Temperature. Temperatures vary over the Earth’s surface primarily due to latitude. This is due to the angle of the sun and the length of day light. Other factors influencing temperature include altitude (6.5oC per 1km), ocean currents (transporting warm water from the tropics, or cold water from the poles), and differential heating of the land and water (water changes temperature slower than land).
Used in weather maps, an isotherm is a line that connects two points on the map with the same temperature. The amount of temperature change over a given distance is the temperature gradient, indicated by the spacing of isotherms on the map. Closer isotherms equal higher temperature gradients.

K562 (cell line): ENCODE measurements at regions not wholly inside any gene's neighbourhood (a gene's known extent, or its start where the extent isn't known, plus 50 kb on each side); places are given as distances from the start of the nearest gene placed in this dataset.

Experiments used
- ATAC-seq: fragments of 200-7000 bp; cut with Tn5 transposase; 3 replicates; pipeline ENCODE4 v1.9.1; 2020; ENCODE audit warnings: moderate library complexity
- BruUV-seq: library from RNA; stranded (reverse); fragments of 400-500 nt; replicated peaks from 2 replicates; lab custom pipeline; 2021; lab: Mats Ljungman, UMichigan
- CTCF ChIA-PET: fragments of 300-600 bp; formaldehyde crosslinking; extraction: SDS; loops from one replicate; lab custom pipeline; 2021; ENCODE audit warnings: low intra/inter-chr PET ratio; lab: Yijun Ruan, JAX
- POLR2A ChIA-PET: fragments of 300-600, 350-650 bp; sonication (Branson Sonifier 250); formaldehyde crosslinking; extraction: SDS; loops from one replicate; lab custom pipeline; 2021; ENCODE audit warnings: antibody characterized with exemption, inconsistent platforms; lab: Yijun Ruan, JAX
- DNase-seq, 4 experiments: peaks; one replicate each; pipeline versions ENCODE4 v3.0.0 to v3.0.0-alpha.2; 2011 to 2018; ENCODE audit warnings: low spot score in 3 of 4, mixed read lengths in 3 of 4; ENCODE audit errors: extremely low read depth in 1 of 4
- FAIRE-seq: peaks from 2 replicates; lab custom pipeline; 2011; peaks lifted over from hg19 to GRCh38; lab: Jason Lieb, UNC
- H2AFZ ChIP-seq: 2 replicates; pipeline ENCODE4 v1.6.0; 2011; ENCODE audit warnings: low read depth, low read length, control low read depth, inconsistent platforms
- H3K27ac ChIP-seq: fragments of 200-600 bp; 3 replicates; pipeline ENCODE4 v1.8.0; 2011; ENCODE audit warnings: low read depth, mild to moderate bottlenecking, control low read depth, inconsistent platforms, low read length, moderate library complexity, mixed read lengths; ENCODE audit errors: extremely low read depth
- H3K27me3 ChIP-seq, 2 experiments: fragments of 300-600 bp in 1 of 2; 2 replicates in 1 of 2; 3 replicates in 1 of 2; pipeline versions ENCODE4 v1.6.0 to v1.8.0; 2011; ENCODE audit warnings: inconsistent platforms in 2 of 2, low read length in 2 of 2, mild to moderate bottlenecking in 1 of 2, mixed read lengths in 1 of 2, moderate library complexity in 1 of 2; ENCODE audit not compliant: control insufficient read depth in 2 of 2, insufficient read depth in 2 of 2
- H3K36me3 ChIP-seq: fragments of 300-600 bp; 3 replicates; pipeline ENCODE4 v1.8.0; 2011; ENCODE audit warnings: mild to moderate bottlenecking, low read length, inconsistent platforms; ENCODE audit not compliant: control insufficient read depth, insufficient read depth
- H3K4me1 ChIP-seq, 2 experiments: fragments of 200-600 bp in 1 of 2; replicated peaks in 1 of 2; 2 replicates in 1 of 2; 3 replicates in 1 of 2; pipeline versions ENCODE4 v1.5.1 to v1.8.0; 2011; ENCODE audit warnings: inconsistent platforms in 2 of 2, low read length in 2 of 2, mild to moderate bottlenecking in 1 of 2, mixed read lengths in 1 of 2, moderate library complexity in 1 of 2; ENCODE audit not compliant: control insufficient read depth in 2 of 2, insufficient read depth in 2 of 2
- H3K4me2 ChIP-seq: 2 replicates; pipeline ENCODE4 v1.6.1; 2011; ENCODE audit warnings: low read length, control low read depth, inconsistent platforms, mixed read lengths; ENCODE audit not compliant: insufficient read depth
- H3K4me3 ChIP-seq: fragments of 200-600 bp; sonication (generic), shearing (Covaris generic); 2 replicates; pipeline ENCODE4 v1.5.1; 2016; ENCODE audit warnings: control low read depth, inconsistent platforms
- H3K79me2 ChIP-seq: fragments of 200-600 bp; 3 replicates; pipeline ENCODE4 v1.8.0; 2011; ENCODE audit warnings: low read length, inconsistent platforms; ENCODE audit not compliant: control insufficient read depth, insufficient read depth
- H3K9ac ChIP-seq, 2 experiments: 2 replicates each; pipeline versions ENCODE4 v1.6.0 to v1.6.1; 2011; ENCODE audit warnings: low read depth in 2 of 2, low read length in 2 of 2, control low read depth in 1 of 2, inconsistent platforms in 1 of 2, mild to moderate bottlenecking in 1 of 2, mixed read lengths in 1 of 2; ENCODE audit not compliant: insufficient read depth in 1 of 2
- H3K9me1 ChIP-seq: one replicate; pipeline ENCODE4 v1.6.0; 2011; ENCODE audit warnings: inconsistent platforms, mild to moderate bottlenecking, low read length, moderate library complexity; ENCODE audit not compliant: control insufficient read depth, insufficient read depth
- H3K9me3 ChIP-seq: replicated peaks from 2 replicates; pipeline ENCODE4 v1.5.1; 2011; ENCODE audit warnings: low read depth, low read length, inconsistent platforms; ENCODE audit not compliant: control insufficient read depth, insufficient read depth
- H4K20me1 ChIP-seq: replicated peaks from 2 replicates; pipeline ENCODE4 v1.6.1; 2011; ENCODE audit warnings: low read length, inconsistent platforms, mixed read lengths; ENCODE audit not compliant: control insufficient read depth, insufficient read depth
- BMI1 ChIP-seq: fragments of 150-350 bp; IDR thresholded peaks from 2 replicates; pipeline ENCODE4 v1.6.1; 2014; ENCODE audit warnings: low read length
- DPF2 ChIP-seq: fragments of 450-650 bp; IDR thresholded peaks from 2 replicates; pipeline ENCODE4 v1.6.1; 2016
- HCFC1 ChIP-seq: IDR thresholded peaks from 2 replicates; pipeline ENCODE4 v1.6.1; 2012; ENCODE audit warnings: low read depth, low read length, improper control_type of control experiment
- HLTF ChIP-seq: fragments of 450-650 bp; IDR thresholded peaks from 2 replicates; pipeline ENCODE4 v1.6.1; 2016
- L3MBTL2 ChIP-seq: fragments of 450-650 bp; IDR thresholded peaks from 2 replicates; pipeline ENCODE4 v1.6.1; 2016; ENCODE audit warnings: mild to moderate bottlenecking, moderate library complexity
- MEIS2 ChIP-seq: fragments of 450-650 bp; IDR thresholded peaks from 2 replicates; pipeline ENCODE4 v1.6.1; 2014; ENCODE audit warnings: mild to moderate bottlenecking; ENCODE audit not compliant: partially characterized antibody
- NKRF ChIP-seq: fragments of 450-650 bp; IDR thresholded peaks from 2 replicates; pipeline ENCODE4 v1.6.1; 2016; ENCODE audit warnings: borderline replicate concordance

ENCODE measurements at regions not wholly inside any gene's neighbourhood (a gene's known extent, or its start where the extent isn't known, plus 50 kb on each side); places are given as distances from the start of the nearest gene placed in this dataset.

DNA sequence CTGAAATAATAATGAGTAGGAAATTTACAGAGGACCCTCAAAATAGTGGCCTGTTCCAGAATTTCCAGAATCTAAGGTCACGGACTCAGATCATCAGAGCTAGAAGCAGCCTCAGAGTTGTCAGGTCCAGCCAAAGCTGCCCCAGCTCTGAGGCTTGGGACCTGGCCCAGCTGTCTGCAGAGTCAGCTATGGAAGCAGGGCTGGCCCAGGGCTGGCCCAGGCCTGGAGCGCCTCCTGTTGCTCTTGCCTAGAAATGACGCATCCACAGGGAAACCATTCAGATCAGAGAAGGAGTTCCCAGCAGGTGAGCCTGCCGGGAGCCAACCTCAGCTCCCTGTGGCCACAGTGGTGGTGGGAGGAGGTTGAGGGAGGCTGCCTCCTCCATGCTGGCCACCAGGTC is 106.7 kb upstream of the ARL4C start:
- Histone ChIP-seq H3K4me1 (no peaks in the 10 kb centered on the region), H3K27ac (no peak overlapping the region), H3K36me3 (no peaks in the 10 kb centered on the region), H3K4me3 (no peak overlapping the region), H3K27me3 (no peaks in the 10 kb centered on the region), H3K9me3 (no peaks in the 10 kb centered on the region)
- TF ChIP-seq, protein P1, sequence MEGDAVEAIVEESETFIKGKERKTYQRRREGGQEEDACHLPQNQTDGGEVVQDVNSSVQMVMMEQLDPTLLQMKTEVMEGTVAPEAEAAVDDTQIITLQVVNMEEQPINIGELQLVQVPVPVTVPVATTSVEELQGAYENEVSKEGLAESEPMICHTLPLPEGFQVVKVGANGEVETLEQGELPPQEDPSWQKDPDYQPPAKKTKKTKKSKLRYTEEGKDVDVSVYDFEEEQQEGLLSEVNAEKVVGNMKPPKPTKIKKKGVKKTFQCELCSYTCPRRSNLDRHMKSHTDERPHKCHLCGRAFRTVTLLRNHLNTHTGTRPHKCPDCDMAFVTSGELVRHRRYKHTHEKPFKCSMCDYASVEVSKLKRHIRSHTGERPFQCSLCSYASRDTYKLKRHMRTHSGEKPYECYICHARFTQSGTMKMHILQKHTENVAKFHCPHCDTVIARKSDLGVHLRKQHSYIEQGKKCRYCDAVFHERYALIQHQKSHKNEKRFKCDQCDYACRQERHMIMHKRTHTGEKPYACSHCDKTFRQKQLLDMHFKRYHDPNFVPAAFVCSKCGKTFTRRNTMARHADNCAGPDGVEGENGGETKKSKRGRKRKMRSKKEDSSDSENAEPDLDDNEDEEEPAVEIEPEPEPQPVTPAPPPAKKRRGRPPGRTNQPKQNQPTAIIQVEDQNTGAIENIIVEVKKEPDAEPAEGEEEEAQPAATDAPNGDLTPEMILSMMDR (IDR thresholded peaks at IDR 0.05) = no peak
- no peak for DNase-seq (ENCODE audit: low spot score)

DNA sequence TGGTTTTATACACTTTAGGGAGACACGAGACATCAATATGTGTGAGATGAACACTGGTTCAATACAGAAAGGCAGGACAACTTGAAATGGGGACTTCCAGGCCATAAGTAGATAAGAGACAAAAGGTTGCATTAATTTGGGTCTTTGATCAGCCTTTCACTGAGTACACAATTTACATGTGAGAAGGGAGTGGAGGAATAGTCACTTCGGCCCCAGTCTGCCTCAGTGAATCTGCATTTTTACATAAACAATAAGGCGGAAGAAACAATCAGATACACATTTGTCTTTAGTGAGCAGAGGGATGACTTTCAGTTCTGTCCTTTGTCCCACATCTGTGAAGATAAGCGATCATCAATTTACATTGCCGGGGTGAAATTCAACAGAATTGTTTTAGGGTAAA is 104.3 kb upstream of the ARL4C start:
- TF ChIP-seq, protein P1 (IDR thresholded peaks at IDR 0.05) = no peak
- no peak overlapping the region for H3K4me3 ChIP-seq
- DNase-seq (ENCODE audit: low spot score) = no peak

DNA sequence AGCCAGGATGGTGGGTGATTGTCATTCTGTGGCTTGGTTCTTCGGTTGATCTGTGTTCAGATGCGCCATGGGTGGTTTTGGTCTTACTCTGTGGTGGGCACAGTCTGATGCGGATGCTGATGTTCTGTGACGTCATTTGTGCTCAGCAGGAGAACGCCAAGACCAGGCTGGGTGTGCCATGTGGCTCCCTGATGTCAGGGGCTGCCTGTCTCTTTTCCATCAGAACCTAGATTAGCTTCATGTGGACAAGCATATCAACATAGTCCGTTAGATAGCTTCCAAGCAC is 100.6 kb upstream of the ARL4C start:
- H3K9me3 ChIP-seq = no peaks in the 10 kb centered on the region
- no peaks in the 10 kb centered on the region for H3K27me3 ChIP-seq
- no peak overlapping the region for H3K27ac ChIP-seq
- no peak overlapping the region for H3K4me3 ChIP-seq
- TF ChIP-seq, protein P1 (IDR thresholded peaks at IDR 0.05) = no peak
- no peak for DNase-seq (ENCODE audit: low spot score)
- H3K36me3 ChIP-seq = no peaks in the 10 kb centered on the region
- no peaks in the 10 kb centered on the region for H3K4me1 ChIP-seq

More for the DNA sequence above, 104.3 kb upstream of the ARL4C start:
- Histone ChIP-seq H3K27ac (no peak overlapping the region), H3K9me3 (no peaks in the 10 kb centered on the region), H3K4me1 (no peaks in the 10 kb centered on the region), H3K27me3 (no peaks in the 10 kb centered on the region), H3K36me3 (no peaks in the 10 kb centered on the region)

Humidity is described as the amount of water vapour content (WVC) in the air. There are several ways to express humidity, and this course focuses on two:
Relative Humidity. Relative humidity is the ratio of WVC to WVC at dew/frost point. The relative humidity of a parcel of air increases as air temperature decreases. During the day, air is warmer and relative humidity is lower, while at night air cools and relative humidity increases.
Dew Point. Dew point is the temperature the air needs to be cooled to in order to become saturated. Cooling below the dew point causes water vapour to condense and form clouds. If there is a large difference between air temperature and dew point, the air is dry. The difference between air temperature and dew point is the dew point spread.
Surface Hoar Formation. If saturation occurs at temperatures of 0oC or below, frost will form. This is the frost point. Water changes from a gas to solid without entering liquid state. Frost is referred to as surface hoar when it forms on the snowpack on clear, calm, and humid nights. Surface hoar requires the following conditions: